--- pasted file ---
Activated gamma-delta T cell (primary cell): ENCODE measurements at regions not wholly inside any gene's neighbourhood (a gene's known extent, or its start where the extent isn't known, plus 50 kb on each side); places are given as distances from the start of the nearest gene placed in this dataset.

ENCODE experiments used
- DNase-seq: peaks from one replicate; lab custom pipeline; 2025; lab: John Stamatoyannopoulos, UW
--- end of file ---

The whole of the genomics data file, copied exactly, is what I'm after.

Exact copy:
Activated gamma-delta T cell (primary cell): ENCODE measurements at regions not wholly inside any gene's neighbourhood (a gene's known extent, or its start where the extent isn't known, plus 50 kb on each side); places are given as distances from the start of the nearest gene placed in this dataset.

ENCODE experiments used
- DNase-seq: peaks from one replicate; lab custom pipeline; 2025; lab: John Stamatoyannopoulos, UW